Craftsman bungalow porch roof

Moving right along on the Craftsman bungalow, the triangular front of the porch roof doesn’t fit snugly under the roof pieces. I could resolve this by adjusting the left side of the roof (which isn’t glued in yet) to meet the angle of the triangle, but then the roof pieces wouldn’t meet up at the peak and the triangle would not be level across the front of the house.

Using the lines of the siding as a reference point, I positioned the triangular piece so its flat bottom is level.

Then I adjusted the left side of the roof to be snug against the triangle. This leaves a gap on the right side.

I glued the pieces in place this way, with the left side of the triangle glued to the roof, and the back edge glued to the front of the house. I didn’t bother using glue on the right side since it isn’t actually touching the roof.

Then I created a new bottom piece. The porch roof happens to be 3″ deep, and I had a piece of 3″ x 1/16″ basswood that I cut to fit underneath it.

Next I created a paper template for the front piece of the triangle.

And I cut a new piece of siding to go over it. No more unsightly gap!

I used masking tape to push up on the siding piece, so it would glue in as snug to the roof as possible.

And I used clamps through the window to prevent the basswood piece from slipping down while the glue dried. The clamps are on top of waxed paper on the inside, to prevent damage to the wallpaper.

While I was putting this together, it didn’t occur to me to make sure the window header still fit. Whew! It just clears the bottom of the roof.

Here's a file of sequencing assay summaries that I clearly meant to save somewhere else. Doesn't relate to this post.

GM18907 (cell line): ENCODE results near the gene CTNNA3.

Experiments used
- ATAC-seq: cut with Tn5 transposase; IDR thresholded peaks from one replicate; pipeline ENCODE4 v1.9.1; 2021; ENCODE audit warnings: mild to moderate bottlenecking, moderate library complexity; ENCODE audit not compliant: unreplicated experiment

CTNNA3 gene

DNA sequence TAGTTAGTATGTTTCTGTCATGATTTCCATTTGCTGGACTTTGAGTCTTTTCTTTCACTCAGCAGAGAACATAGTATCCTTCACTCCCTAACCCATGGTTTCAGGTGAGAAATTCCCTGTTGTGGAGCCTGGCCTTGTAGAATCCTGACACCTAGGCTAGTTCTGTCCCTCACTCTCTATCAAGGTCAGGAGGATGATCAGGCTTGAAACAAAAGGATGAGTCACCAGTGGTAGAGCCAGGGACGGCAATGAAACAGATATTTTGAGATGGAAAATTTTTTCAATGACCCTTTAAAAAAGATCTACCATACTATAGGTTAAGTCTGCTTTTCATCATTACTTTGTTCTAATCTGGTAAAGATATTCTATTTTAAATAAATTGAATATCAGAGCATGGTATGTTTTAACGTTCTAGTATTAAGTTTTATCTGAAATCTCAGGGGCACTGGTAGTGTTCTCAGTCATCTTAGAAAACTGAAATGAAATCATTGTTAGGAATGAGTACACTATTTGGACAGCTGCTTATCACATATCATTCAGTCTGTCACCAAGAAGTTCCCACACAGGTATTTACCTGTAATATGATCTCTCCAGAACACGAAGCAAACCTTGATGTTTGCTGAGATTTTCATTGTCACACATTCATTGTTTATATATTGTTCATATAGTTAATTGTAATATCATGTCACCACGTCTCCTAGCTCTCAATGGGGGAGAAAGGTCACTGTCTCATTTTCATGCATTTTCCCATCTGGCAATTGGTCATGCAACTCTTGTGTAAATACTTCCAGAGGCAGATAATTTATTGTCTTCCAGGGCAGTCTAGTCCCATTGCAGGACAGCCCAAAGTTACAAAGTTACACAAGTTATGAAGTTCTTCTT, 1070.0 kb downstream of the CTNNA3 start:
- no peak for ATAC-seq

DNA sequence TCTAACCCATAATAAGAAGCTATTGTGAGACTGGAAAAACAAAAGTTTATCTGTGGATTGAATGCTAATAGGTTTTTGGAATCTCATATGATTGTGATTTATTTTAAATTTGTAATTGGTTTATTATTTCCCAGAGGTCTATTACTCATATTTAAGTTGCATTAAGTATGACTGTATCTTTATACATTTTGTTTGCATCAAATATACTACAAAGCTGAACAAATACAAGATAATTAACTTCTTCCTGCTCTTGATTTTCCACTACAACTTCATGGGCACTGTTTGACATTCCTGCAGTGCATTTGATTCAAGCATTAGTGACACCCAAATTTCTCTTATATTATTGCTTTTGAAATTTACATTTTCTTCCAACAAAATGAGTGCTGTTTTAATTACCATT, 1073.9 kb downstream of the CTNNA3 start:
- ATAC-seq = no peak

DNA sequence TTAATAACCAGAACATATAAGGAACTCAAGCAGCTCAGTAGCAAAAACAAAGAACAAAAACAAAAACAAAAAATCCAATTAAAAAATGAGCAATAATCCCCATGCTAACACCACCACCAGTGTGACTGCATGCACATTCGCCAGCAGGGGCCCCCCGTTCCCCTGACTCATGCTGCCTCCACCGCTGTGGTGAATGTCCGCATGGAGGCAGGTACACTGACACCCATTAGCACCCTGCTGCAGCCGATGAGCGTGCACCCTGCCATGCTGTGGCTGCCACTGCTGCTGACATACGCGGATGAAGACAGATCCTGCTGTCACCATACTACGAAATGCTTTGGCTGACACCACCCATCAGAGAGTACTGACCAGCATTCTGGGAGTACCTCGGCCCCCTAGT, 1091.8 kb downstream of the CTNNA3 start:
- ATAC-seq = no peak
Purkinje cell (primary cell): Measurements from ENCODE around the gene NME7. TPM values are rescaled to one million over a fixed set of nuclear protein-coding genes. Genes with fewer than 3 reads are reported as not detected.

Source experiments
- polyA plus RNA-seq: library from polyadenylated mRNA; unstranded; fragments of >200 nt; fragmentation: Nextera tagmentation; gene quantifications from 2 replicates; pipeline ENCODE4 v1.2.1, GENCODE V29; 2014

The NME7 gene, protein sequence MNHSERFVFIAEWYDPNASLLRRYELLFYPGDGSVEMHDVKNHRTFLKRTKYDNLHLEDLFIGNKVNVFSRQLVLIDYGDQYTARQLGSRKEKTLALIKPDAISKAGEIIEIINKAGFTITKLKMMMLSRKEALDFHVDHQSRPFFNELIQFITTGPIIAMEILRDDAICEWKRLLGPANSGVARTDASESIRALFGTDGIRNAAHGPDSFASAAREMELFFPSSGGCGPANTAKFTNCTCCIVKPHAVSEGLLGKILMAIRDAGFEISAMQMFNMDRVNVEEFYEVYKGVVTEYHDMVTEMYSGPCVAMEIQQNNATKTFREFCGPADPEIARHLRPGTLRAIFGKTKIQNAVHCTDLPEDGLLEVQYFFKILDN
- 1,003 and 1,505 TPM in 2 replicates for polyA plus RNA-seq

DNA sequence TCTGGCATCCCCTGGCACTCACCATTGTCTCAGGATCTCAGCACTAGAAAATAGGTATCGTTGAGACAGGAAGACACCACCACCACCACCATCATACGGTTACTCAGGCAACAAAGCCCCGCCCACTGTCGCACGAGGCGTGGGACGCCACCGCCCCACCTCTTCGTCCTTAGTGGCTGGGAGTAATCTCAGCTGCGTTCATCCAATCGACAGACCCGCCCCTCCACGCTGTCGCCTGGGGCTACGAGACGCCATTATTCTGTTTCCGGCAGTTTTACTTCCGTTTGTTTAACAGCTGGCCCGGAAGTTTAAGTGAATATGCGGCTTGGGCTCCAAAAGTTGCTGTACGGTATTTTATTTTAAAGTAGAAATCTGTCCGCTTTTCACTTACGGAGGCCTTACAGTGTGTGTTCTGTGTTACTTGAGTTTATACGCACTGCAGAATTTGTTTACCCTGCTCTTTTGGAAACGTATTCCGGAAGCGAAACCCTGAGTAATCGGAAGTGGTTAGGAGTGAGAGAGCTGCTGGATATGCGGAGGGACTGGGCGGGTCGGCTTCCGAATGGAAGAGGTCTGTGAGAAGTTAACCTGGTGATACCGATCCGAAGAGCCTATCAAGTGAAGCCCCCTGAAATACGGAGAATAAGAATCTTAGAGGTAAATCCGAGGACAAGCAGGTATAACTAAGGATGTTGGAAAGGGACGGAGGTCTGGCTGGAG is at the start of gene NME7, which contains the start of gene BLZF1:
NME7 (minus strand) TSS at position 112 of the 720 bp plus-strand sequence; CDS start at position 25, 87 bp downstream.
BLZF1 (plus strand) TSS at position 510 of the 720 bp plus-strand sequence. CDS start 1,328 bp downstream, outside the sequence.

I didn’t bother beveling the edges of the basswood piece, so I ended up with sharp edges behind the pointed corners of the siding.

I filled these in with quarter round.

The roof pieces didn’t meet perfectly at the peak, so I filled in the gaps there with wood filler before painting the new pieces.

I hoped the paint would fill in the gaps where the siding doesn’t quite meet the roof, but it didn’t. (I was fooling myself… this never works!) So I added wood filler to those edges before doing a second coat of paint. Thanks to the shadow in this picture I’m not sure if you’ll even see what I’m talking about…

While the paint was drying, I moved on to the shingles. This is the same process as the rest of the roof, starting with gluing a piece of strip wood to the bottom and drawing lines 3/8″ inch apart.

I should have shingled this piece of the roof before gluing it on. The shingles under the roof overhang were hard to glue in. On the other hand, they’re also hard to see, so it’s not a big deal if they’re a little messy.

When I got to the top row, I had to cut the shingles down a little bit to maintain the spacing.

Here’s the finished roof. Love that color variation.

Here’s how the front will look with the door and window headers in place.

And here’s a preview of the porch.


  1. Debora

    It looks very nice!

  2. ann

    It’s always a challenge to get pieces to fit correctly. I might have used silicone caulking that painters use to fill gaps to fill the gap that you ended up with. Yo did a nice job with the wood buddy. Very nice. Roof looks great.

  3. ann

    Very nice work.

  4. Sandra Stuckless

    I love the details! I love how you are determined to fix those teeny tiny issues that most of us would never notice, but would drive you mad eventually. Well done!!

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